PR: Gain Trust with Earned Media

October 30, 2017

Interested in earning more of your media? Here are some earned media basics and a simple strategy for getting started.

Earned media is any type of brand mention or promotion you don’t pay for. It’s different from owned media (your blog, social media platforms, website, etc.) and the opposite of paid media (paid ads, digital banners, TV spots, etc.).

You can earn media in a lot of ways, across many different platforms. Social media shares and comments, high-ranking search results, online reviews, mentions in news or industry trade publications and so on.

And it’s powerful:

Essentially, earned media is the solution to advertising’s growing trust issue. It dodges ad blockers and helps hush the defense mechanism people feel when they know they’re being marketed to. But it’s not a one-size-fits-all solution so let’s take a moment to discuss some challenges with earned media.

Less Control

Some would say you have close to no control with earned media. After all, you can’t force someone to talk about you. However, different approaches to earned media come with more control—it all comes down to focusing those efforts. More on that in a moment.

Risk to Reputation

Again, you can’t force someone to talk about you or say nice things when they do. Negative press and bad reviews are a challenge. Unfortunately, thanks to the Internet, this risk is becoming more difficult to mitigate whether you pursue an earned media strategy or not.


With paid and owned media plans, you can see the cost upfront. Earned media doesn’t cost anything, but the time it takes to maintain quality relationships with your customers and the media outlets they value does. Paying a firm to cultivate opportunities is no guarantee of placement (although years of experience can bring clients some peace of mind).

So, where is a good place to start?

Set a Simple Objective

Be the expert in the industry publications. This is a clear-cut objective. It’s not asking for everything at once, not targeting your rankings, social media shares or Internet chatter about you. It’s straightforward. Write relevant, timely content and get it published in the pubs that matter to your customers.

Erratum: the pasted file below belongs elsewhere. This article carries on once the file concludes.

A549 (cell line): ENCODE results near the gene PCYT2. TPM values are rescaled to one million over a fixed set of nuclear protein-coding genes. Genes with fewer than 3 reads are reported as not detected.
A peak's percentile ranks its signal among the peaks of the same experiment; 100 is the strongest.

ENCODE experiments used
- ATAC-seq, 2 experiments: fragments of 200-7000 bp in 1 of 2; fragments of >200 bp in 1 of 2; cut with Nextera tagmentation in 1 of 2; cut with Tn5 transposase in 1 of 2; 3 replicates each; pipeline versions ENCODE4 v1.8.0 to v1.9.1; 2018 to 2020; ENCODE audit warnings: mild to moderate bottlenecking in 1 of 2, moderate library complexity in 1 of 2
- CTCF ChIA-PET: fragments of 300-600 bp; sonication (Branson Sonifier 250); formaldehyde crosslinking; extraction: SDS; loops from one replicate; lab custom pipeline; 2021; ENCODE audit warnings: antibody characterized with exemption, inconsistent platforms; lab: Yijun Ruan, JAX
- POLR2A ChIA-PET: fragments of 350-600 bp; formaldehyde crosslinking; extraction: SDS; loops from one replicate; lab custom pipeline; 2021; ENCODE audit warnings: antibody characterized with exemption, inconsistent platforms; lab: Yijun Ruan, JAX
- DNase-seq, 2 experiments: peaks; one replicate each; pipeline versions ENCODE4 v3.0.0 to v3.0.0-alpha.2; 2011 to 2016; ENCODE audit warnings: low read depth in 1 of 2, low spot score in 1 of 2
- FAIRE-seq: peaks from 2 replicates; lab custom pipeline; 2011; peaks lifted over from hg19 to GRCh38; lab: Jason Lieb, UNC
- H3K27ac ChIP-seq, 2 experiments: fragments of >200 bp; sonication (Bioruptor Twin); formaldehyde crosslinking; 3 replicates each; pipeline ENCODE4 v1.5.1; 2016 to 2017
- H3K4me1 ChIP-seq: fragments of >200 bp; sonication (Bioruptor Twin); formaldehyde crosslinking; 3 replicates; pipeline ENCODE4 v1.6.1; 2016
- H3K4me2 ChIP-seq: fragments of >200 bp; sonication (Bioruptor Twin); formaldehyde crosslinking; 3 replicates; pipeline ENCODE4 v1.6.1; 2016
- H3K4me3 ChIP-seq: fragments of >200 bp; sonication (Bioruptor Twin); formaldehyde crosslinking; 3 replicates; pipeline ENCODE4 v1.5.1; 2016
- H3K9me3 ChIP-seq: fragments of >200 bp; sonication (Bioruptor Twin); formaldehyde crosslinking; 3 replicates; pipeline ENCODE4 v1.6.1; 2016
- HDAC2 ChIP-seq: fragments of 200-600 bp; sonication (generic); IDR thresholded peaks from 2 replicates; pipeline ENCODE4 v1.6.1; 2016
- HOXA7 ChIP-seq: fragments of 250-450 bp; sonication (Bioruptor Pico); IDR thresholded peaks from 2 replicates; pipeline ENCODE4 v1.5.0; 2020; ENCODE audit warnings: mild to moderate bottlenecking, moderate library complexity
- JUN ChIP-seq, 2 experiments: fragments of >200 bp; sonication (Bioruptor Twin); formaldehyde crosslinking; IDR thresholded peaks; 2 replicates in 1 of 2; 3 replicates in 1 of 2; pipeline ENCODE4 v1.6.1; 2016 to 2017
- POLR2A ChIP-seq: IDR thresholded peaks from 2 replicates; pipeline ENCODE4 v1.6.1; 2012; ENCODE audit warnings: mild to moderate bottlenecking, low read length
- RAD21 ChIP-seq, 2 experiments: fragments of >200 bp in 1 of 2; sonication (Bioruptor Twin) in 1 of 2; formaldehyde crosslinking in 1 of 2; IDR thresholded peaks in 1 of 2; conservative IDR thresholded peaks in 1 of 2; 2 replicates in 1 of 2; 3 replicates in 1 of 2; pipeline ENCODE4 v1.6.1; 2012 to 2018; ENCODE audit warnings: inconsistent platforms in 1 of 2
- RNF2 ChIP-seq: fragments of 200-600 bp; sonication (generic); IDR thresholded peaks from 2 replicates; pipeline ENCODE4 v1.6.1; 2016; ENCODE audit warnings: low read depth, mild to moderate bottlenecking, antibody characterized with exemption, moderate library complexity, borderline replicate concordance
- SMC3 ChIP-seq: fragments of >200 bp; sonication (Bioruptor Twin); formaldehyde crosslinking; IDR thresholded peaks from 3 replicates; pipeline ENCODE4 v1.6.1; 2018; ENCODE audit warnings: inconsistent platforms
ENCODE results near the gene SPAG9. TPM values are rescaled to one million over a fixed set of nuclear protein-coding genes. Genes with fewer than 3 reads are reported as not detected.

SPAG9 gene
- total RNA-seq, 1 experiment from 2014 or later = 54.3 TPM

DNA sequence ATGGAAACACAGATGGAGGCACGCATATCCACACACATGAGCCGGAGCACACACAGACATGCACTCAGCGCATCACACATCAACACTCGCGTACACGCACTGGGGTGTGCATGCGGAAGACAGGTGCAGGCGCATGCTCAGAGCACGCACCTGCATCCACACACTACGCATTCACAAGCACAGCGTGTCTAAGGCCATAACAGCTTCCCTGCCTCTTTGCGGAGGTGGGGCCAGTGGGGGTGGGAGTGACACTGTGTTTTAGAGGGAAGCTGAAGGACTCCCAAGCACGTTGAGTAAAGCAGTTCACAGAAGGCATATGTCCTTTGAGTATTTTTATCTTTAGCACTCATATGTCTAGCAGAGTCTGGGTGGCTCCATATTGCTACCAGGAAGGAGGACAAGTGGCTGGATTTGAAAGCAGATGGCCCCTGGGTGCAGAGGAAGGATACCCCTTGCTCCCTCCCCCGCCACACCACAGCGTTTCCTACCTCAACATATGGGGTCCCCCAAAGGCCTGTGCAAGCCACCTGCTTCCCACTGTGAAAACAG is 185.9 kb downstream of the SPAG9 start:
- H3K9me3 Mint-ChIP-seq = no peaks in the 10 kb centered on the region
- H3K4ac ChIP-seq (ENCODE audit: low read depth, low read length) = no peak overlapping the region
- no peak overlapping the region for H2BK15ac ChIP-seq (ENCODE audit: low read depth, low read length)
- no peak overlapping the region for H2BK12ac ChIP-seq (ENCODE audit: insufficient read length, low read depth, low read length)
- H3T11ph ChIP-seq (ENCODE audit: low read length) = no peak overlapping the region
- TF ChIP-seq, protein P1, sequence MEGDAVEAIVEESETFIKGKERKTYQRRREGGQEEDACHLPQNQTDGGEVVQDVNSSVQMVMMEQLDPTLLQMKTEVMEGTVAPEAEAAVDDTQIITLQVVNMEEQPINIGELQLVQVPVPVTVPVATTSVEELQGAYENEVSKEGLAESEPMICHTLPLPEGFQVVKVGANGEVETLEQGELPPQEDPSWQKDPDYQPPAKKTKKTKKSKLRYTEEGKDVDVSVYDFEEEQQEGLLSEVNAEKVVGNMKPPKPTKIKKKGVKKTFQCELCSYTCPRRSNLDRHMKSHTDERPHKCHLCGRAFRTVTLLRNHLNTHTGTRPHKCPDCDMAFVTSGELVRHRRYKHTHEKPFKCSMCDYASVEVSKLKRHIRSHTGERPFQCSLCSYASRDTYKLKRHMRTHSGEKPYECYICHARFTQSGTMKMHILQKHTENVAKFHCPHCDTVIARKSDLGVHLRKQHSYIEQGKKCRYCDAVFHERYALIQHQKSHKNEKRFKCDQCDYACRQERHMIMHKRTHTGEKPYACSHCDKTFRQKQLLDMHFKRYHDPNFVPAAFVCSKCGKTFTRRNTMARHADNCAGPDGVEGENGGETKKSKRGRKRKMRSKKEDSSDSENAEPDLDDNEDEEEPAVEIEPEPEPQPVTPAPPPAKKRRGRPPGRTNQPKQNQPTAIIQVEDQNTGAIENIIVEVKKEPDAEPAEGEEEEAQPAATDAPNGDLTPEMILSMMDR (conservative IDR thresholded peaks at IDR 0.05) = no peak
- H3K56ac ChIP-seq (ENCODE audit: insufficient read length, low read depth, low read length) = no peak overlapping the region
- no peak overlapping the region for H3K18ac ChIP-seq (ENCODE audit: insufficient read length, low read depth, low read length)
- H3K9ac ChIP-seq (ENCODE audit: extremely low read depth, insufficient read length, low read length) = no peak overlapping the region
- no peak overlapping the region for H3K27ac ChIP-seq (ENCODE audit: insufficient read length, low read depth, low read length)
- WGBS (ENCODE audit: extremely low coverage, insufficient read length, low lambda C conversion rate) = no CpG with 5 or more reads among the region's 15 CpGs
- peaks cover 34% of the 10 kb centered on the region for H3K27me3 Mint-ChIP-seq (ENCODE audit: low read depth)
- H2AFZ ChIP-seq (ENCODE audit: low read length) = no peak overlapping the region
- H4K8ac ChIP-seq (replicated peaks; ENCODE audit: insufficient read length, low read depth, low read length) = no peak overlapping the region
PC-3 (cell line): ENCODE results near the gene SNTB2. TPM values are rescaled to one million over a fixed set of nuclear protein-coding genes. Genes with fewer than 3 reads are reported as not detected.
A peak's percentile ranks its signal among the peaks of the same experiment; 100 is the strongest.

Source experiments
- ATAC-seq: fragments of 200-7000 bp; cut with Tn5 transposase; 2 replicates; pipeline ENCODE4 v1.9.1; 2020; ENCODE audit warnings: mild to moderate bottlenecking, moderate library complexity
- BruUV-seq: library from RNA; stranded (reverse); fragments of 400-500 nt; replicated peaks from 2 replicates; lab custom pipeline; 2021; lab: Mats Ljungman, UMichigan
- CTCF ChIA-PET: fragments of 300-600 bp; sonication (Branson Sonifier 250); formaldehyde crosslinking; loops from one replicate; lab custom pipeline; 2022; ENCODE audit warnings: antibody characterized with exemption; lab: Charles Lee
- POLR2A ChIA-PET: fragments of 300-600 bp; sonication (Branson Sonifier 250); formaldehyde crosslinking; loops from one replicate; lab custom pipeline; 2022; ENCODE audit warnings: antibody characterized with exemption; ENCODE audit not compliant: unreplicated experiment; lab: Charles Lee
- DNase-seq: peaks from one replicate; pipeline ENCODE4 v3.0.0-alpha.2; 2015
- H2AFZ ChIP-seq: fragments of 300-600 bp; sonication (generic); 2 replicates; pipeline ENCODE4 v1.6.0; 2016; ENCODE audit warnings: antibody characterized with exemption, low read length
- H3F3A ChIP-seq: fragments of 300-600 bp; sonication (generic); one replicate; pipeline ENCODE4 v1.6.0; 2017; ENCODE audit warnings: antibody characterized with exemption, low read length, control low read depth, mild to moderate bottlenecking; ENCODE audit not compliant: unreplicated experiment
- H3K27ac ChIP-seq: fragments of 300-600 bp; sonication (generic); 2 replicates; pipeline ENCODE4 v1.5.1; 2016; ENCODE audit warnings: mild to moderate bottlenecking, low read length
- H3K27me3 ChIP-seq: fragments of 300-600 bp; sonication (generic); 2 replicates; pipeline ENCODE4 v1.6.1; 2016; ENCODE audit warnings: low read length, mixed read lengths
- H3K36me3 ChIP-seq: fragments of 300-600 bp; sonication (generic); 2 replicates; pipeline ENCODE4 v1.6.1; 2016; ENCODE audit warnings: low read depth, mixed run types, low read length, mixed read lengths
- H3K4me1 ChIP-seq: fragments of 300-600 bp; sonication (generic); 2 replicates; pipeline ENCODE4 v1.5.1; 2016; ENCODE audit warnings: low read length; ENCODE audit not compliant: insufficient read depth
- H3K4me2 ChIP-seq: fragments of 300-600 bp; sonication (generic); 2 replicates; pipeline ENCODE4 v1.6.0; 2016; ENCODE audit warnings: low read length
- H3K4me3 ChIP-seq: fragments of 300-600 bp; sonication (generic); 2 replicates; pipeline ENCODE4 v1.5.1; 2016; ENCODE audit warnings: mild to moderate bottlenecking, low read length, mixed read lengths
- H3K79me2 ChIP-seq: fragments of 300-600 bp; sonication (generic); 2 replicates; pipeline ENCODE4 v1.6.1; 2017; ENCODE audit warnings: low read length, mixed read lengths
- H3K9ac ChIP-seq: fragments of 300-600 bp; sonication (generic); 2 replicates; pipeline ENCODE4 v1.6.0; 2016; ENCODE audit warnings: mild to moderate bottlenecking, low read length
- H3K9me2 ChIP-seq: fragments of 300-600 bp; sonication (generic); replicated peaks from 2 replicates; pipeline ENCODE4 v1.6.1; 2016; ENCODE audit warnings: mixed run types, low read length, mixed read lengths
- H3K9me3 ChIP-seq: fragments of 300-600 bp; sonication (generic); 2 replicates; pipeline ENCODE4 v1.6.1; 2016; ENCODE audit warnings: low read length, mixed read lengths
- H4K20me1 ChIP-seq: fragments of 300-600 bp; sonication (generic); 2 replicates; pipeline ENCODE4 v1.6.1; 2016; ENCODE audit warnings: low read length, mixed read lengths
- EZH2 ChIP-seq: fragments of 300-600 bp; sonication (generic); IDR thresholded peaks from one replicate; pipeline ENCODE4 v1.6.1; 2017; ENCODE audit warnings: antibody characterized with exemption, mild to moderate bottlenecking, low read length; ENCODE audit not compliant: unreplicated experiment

In agriculture, we’ve got a lot of industry publications. And, it’s important to note, farmers still read them (in print and digital formats). Identify the set of publications that matter to your audience (dairy, beef, manufacturing, etc.). If you look closely, you’ll notice a lot of them, not all of them, accept third party editorial pieces.

Here’s an example:

A dairy nutritionist for a feed company is frequently published in one of the largest dairy publications. His articles never discuss their specific feed product (publications won’t allow it), but they are filled with helpful information regarding dairy nutrition. Readers see the feed company name in the byline and that’s the connection. A positive association between the brand and helpful information, featured on a neutral third party platform. This strategy positions the company as a true leader in the field, while helping an editor out with some great content.


This is where some outside help comes in handy. You have two to-do lists to accomplish earning media in industry pubs—securing opportunities and (often) content creation.

An effective process boils down to this: brainstorm a topic, pitch that topic to an editor, topic is accepted, write full article, submit to editor for review and approval.

Topic creation is first. Who are the experts in your company, and what insights can they turn into articles to offer to pubs? Is your company prepared to create this content, or do you need help producing it?

Second (and often in tandem with topic creation) is identifying and securing those earned opportunities, which can be tricky and time consuming. It involves pulling editorial calendars, identifying relevant issues, drafting effective pitches and developing relationships with editors. Then, once a topic is accepted by a pub, you must work with the editor to write the article, make any requested edits, provide bios and graphics and be sure to make all deadlines.

Pros of focusing on this type of earned media include:

  • Control—If your company is writing the article, you have control over what the article says.
  • Efficiency—If you work with an agency that has established relationships with editors, you have a better chance of each pitch being picked up (more so than sending out generic batches of press releases).
  • Persuasion—you get to inform the industry on what you know to be true.

As noted above, not all publications accept third-party articles. In those cases, often they will write an article using your expert as a source. Sometimes though, they just aren’t interested, and it’s important to respect the editorial process in those situations and continue to build long-lasting relationships.

Have questions about earned media or want to learn more? Ask us about our media relations services! Paulsen is happy to help with your next PR effort! Email us at!